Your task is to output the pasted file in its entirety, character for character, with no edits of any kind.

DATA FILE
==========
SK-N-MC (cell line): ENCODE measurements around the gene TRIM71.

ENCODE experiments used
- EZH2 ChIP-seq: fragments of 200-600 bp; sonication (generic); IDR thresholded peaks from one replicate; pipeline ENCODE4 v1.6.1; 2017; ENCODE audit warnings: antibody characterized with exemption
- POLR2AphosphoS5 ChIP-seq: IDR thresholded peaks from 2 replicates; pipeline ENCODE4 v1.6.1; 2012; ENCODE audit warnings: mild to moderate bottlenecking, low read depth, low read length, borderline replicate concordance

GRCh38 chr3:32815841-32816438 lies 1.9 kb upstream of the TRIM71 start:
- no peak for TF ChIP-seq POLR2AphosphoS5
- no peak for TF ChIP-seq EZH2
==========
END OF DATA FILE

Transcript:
SK-N-MC (cell line): ENCODE measurements around the gene TRIM71.

ENCODE experiments used
- EZH2 ChIP-seq: fragments of 200-600 bp; sonication (generic); IDR thresholded peaks from one replicate; pipeline ENCODE4 v1.6.1; 2017; ENCODE audit warnings: antibody characterized with exemption
- POLR2AphosphoS5 ChIP-seq: IDR thresholded peaks from 2 replicates; pipeline ENCODE4 v1.6.1; 2012; ENCODE audit warnings: mild to moderate bottlenecking, low read depth, low read length, borderline replicate concordance

GRCh38 chr3:32815841-32816438 lies 1.9 kb upstream of the TRIM71 start:
- no peak for TF ChIP-seq POLR2AphosphoS5
- no peak for TF ChIP-seq EZH2